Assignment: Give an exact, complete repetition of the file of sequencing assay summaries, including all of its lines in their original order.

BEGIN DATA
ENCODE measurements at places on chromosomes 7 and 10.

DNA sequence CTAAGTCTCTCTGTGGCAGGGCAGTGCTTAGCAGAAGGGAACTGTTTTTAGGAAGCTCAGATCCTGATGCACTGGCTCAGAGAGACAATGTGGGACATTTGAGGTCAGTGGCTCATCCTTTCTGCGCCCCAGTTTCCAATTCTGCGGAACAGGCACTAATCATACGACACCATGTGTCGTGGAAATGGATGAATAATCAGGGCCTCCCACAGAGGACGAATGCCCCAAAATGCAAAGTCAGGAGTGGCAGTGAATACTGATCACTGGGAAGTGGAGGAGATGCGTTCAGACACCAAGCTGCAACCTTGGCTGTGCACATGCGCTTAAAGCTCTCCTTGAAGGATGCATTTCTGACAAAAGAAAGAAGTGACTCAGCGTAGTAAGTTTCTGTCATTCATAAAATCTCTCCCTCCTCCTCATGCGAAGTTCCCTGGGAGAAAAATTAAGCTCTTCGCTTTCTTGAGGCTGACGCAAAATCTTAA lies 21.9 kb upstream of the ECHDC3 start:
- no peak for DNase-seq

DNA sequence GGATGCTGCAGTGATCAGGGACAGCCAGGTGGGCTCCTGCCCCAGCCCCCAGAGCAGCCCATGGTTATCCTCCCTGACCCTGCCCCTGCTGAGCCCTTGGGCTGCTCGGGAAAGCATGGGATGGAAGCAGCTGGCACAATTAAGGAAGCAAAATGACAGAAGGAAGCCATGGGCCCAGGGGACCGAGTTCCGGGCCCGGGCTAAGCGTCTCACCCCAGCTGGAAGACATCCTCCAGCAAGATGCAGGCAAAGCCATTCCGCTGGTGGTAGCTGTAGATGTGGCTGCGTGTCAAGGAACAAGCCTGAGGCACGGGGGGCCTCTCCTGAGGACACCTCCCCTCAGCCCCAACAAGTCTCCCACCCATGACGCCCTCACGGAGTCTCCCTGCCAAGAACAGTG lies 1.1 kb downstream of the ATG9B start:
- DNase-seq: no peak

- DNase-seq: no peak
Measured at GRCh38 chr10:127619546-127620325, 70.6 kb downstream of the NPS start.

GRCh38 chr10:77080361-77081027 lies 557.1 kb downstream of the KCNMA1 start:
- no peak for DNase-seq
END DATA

ENCODE measurements at places on chromosomes 7 and 10.

DNA sequence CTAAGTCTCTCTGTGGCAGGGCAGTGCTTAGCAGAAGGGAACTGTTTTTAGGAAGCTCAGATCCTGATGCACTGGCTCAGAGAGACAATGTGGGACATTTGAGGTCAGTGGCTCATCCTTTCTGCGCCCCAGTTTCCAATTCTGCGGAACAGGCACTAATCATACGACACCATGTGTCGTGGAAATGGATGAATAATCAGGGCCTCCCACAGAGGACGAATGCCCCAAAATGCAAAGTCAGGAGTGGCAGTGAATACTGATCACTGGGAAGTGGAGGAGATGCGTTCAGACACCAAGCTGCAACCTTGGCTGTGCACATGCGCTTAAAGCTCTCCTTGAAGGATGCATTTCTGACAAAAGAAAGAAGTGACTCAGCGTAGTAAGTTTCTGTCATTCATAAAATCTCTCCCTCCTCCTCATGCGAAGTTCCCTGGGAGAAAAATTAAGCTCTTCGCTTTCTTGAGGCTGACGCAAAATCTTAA lies 21.9 kb upstream of the ECHDC3 start:
- no peak for DNase-seq

DNA sequence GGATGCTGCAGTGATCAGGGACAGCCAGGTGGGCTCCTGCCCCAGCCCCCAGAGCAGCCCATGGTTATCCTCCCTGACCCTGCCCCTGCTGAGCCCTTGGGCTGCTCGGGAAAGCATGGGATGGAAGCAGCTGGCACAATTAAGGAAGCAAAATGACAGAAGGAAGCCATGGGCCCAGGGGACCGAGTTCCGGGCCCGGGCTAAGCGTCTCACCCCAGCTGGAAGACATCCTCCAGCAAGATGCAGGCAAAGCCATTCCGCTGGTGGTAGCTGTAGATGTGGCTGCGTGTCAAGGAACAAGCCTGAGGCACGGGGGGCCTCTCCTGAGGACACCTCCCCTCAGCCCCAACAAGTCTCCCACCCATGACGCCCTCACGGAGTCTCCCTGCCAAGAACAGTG lies 1.1 kb downstream of the ATG9B start:
- DNase-seq: no peak

- DNase-seq: no peak
Measured at GRCh38 chr10:127619546-127620325, 70.6 kb downstream of the NPS start.

GRCh38 chr10:77080361-77081027 lies 557.1 kb downstream of the KCNMA1 start:
- no peak for DNase-seq